There have been arguments made that the legislation needs further exploration to consider the impacts on the city, such as reduced accommodation for artists and audiences during the festival period in August. Organisations argue that the new legislation will have detrimental impacts on Edinburgh’s economy. However, what is not being discussed is the hugely positive economic impact of the legislation. If the 5000 entire homes which sit empty for 277 days of the year became available – that’s potentially thousands of residents contributing to the city’s economy year-round. Hypothetically, if 2 people were to live in each of those homes long term and contributed just £10 a week to the city through take away coffees or trips to the cinema, that’s over £5million annually pouring into the city. Many of the arts organisations who have been championing the demise of the legislation could benefit from residents with secure and safe homes, and they could become audiences and participants year-round. In fact, as we know arts workers earn less and feel less valued than many other workers in different sectors. Improved housing in Edinburgh could benefit many of the arts workers who are struggling the most in the sector.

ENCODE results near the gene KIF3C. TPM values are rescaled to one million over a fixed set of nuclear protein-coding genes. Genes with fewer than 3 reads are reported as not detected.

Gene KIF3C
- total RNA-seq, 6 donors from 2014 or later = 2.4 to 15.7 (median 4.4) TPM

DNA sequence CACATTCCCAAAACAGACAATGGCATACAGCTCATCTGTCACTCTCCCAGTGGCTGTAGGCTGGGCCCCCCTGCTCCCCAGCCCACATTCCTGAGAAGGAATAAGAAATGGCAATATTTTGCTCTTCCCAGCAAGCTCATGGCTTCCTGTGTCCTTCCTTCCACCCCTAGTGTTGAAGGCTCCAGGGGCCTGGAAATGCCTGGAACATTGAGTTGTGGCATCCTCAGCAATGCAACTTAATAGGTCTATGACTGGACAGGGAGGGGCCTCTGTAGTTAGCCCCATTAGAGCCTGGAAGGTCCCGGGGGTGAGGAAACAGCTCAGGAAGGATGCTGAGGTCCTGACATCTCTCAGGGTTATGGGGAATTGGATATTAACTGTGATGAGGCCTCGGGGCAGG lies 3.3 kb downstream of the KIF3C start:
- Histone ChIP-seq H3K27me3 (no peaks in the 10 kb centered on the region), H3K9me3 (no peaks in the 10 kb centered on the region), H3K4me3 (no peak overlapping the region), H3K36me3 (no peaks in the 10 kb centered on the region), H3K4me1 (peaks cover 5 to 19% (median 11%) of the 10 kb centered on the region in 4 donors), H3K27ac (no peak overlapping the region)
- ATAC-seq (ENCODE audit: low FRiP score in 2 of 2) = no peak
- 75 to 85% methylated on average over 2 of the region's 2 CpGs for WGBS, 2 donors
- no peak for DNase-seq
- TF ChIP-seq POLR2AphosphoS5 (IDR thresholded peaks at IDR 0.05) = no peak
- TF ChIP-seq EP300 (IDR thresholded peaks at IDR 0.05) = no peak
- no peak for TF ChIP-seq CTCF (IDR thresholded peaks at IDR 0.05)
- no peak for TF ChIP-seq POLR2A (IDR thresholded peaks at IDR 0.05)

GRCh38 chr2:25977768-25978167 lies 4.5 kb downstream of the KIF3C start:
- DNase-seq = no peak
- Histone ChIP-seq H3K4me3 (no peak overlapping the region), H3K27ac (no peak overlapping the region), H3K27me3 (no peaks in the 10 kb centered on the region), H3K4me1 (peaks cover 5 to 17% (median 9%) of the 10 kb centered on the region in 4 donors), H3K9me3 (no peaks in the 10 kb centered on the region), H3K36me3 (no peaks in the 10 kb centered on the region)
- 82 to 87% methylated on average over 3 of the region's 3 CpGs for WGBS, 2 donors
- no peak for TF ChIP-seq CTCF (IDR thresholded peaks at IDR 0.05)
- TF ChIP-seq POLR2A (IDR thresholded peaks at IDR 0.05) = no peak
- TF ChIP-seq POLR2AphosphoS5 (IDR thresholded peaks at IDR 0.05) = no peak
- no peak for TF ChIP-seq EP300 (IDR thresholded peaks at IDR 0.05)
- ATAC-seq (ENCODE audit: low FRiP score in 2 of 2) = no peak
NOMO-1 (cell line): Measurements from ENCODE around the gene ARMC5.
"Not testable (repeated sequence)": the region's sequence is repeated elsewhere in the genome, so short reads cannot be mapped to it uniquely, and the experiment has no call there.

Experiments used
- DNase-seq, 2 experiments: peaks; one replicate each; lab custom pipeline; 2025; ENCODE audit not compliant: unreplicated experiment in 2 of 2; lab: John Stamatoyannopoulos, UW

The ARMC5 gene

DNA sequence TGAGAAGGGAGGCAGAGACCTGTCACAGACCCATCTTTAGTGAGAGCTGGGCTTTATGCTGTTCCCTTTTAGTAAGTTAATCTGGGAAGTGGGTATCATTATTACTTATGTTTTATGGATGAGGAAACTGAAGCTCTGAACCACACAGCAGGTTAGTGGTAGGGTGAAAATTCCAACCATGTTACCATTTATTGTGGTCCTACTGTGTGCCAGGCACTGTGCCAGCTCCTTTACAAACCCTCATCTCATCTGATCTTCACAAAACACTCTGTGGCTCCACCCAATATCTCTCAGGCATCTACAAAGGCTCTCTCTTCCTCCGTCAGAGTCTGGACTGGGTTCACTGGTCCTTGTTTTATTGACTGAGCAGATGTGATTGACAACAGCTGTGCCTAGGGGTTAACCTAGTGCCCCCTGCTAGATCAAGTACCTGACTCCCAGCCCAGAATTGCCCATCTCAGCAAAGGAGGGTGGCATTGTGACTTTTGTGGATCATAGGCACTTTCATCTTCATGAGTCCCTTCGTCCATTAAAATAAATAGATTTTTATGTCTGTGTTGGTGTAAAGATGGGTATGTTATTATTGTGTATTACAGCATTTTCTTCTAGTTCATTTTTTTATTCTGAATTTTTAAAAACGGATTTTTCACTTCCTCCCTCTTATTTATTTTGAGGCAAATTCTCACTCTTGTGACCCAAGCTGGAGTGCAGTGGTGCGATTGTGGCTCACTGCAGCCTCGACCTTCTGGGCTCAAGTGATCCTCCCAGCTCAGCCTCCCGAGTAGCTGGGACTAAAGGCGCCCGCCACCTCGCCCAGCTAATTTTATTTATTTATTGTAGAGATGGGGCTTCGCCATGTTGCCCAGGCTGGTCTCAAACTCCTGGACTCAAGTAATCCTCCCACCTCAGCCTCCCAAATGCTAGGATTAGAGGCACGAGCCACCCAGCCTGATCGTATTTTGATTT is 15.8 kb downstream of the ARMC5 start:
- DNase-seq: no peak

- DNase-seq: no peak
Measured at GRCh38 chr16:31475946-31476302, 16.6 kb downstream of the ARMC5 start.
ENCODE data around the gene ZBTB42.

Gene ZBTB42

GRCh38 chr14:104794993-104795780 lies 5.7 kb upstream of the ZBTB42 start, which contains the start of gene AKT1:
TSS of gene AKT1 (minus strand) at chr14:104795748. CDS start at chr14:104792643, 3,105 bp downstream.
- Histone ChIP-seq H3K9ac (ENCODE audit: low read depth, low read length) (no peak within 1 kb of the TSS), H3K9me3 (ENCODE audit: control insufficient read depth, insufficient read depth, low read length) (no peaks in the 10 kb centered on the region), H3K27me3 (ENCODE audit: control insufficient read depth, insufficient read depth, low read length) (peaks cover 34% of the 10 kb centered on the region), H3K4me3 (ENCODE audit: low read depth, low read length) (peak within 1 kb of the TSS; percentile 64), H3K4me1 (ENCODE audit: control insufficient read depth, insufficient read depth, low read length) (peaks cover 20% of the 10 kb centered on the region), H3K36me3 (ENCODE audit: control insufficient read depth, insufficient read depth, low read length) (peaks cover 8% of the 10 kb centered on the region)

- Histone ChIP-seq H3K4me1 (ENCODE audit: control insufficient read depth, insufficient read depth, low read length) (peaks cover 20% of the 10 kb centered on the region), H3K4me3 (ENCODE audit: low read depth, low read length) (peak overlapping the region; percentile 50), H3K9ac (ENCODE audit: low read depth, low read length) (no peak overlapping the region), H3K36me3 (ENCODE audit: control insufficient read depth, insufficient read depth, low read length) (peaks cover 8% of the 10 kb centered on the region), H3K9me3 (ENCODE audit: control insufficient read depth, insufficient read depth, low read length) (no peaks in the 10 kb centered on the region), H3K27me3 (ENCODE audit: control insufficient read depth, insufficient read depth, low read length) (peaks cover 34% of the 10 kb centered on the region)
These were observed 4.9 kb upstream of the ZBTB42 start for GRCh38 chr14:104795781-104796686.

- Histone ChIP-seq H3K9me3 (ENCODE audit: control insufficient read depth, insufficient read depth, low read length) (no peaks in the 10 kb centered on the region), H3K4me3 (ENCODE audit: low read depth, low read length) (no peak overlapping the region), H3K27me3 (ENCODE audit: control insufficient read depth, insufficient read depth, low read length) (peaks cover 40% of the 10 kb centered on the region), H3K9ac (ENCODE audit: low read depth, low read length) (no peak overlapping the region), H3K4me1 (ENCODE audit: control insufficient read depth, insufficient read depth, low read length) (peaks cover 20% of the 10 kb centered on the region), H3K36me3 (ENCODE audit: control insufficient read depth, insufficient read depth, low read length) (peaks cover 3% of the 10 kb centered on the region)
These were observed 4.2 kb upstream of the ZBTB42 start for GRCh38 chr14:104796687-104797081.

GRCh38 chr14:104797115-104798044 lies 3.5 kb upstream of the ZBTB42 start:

When we consider the upsetting closure of the Edinburgh Filmhouse, could a city with an additional 10,000 residents living in safe, secure and long-term accommodation, who aren’t grappling with and struggling through poverty have benefitted that arts institution? In fact, how much would the festivals and the arts organisations more generally benefit from having residents occupying these empty homes year-round? Most festival audiences are Edinburgh residents themselves, surely these numbers would grow if the legislation was passed? These are all hypothetical situations, but what we do know as fact, is that high numbers of AirBnB’s in a city increases poverty and housing precarity.